Berlin attack: Fears for missing Israeli and Italian women as British victims among dozens injured in lorry massacre

Foreign Office says it is assisting at least two British families affected by atrocity

A policeman lights a candle at the makeshift memorial in front of the Kaiser Wilhelm Memorial Church on Tuesday
A policeman lights a candle at the makeshift memorial in front of the Kaiser Wilhelm Memorial Church on Tuesday

Two women from Israel and Italy are among those feared killed in the Berlin lorry attack as families continue a harrowing wait to find out if their loved ones are among the dead and injured.

Only six out of 12 victims of the massacre at a German Christmas market have been formally identified, officials said, with around 50 others injured in the rampage.

They were all German nationals but the bustling market in Breitscheidplatz was also packed with tourists and foreign residents of Berlin when the lorry ploughed into crowds.

Islamic State claims responsibility for Berlin truck attack

At least two British people needed medical treatment for shock and minor wounds and the Government said it was offering assistance to affected families.

Israel’s foreign ministry said a tourist who was seriously wounded in the attack had reported his wife missing.

Spokesman Emmanuel Nahshon said the man was in stable condition in hospital following surgery and Israeli officials were in touch “day and night” with German authorities to try to find his wife. The couple had been in Berlin on holiday, with their relatives flying into Germany on Tuesday.

An Italian woman living in the German capital was also feared to be among the victims. Fabrizia Di Lorenzo, 31, has not been heard from since the atrocity, and it is understood her phone and transport pass were found at the scene.

Almost 50 people were injured in the rampage, with many remaining in hospital undergoing treatment.

Inaki Ellakuria, a Spanish student who need surgery for a broken leg after the attack, described how the lorry “came fast, too fast to be driving off the road accidentally”.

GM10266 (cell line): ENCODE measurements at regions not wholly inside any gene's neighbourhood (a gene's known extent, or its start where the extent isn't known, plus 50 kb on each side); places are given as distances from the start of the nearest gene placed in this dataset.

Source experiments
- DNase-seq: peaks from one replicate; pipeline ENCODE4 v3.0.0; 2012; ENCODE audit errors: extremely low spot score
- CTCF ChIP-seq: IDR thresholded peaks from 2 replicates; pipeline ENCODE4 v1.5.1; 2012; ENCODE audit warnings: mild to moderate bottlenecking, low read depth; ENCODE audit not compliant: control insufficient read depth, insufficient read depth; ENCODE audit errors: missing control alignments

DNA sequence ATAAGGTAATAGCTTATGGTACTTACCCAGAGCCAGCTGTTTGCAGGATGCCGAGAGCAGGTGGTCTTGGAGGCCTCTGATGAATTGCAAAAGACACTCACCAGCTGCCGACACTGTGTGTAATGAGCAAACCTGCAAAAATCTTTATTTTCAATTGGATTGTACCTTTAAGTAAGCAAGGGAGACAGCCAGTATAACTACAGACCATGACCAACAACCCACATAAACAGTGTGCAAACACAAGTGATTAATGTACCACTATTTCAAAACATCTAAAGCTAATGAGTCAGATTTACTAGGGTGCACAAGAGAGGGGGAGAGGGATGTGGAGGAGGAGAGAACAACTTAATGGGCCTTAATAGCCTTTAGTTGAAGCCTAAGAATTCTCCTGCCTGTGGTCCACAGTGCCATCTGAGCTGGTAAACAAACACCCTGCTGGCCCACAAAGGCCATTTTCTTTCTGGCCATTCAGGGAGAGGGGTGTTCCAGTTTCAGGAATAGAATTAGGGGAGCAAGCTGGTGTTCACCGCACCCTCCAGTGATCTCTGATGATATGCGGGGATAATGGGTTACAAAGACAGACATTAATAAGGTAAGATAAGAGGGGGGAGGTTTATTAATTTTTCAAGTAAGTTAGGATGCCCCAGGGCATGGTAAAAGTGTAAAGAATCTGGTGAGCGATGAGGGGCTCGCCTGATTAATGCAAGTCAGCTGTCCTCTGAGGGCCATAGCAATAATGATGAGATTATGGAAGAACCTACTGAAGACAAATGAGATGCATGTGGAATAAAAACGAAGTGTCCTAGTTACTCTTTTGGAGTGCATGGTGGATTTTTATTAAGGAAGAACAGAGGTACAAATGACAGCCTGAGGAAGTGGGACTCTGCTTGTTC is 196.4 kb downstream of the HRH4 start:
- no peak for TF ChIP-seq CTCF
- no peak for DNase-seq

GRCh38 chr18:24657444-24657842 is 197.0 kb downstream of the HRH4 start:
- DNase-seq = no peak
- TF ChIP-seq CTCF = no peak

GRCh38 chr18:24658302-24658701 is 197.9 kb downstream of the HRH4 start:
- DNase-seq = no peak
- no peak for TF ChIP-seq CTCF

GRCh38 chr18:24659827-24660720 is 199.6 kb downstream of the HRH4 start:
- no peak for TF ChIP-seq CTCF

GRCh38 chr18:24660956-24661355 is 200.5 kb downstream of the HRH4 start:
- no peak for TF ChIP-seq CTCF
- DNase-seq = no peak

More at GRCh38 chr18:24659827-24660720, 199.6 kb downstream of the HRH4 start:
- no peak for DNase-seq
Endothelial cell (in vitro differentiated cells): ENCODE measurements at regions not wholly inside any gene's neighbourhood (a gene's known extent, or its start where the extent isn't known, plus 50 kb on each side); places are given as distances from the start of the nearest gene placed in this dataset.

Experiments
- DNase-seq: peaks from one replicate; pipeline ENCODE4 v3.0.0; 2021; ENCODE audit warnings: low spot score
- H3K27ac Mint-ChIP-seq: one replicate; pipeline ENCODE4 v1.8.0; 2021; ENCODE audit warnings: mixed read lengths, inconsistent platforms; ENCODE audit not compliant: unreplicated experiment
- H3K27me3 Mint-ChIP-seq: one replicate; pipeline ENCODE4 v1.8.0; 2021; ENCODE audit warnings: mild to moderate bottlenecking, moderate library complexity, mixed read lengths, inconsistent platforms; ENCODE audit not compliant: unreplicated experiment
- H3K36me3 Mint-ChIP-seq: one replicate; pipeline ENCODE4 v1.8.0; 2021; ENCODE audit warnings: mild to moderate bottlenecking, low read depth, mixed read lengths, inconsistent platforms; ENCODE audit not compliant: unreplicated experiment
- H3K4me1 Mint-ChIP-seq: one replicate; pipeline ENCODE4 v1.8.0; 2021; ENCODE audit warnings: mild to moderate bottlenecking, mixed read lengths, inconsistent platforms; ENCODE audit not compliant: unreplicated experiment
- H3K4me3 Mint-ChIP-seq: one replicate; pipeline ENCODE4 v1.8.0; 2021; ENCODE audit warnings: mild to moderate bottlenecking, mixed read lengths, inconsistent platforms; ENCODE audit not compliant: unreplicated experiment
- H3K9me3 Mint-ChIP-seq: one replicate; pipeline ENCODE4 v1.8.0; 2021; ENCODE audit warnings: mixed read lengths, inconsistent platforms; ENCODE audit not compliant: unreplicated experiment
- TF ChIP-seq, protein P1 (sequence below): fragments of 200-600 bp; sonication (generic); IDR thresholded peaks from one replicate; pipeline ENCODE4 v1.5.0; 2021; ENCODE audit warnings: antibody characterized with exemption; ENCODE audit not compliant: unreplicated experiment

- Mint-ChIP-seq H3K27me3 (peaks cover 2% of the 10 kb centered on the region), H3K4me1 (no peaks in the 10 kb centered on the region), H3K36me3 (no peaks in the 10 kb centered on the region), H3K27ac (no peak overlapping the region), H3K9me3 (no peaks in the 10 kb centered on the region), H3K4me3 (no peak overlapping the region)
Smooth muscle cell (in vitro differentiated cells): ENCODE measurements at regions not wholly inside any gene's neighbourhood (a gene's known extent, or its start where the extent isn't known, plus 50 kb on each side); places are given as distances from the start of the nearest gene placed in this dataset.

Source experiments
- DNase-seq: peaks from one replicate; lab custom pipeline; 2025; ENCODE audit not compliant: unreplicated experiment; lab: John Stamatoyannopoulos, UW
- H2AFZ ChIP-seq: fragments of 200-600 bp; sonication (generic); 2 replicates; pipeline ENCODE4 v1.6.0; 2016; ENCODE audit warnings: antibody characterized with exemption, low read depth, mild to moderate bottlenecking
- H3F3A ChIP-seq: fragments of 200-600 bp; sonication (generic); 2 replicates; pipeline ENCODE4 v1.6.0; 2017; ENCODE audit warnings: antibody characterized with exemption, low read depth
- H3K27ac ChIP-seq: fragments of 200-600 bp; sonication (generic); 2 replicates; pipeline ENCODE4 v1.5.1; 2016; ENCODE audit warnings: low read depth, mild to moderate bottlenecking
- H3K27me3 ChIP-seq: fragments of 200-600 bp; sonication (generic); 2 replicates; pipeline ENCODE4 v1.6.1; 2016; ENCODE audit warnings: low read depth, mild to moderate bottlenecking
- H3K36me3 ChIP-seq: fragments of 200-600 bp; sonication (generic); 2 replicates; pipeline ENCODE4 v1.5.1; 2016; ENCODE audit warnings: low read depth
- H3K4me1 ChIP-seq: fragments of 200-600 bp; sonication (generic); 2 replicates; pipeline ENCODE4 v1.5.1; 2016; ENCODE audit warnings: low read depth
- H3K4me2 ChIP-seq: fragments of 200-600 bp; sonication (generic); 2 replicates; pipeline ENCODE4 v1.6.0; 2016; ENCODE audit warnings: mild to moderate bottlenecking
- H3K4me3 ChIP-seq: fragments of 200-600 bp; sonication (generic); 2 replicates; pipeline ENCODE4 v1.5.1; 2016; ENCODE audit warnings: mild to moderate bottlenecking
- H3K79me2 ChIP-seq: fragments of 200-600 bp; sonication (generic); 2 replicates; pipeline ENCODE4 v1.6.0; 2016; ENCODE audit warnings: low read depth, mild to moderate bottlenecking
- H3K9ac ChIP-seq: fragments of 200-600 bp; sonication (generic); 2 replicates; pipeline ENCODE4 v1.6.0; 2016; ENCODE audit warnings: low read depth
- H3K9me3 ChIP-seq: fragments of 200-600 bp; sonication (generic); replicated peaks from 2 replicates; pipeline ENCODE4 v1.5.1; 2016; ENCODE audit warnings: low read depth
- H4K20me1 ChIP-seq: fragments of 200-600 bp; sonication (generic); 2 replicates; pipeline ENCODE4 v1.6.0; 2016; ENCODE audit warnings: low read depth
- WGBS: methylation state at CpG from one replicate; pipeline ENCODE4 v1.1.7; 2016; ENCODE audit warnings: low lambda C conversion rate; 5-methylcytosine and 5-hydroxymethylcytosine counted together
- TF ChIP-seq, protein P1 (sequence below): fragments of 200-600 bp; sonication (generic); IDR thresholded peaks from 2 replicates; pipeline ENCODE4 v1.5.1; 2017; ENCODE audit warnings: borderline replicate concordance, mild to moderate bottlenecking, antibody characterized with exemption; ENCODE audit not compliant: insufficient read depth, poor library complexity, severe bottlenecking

“It swept me under and ran over both of my legs,” he tweeted in the aftermath of the massacre.

Several British tourists are believed to have been present at the market during the attack, although the Foreign and Commonwealth Office said it was in contact with at least two families affected.

“Earlier today, German officials informed us that two British nationals had received medical attention for shock and minor injuries and were discharged a short time later,” a spokesperson told The Independent.

“We stand ready to provide assistance to any more British nationals caught up in the attack. We continue to advise any British nationals in the area to remain vigilant and follow the advice of local authorities.”

The Government’s updated travel advice warns of a “high threat from terrorism” in Berlin, with increased security around public buildings, tourist attractions and events.

The lorry attacker remains at large after fleeing the scene on foot after hijacking the lorry and shooting its Polish driver dead following a fight for control.

Anis Amri, suspect in Berlin lorry attack

Prosecutors were offering a €100,000 (£84,000) reward for information leading to the arrest of a Tunisian suspect named as 24-year-old Anis Amri, who was described as “armed and dangerous”.

“There may be increased security in place over the Christmas and New Year period, including at Christmas markets and other major events that might attract large crowds,” it said.

Isis claimed responsibility for the massacre on Tuesday evening, calling the perpetrator a “soldier of the Islamic State” who was obeying calls to attack supporters of the US-led coalition launching air strikes on its territories in Syria and Iraq.

Angela Merkel was among hundreds of mourners who packed the Kaiser Wilhelm Memorial Church for a service next to the destroyed market on Tuesday evening and hundreds of people held an emotional vigil outside.

Flowers, candles and tributes have continued to pile up in Breitscheidplatz, with a second vigil held by the Brandenburg Gate tonight as Germany mourns its worst ever Islamist terror attack.

People take part in a vigil in Berlin after the truck attack at the Christmas market

A minute's silence was held at the service, which was coordinated with other German cities including Munich, Hamburg and Frankfurt.

Michael Müller, the mayor of Berlin, said it was “good to see Berliners aren't being intimidated” as festive events continued under the watchful eye of armed police. “I don't think there's any need to be afraid,” he told ZDF television. “The police presence has been significantly heightened and of course other measures are being taken to find the perpetrator quickly.”

Mr Müller said security would be increased in the German capital but that measures must be “appropriate” and not constrain everyday life. “It wouldn't be our free and open life any more if we escalated security measures so much that people worry about going anywhere, that there are strict entry checks,” he said.

His comments came as Germany’s cabinet approved a draft law to broaden video surveillance in public and commercial areas, a measure agreed by political parties last month after violent attacks and sexual assaults on women.

Anyone concerned for the welfare of a friend or relative can call a dedicated German police line on +49 30 540 23 111. Anyone with information on the attack is asked to call +49 30 540 24 111.

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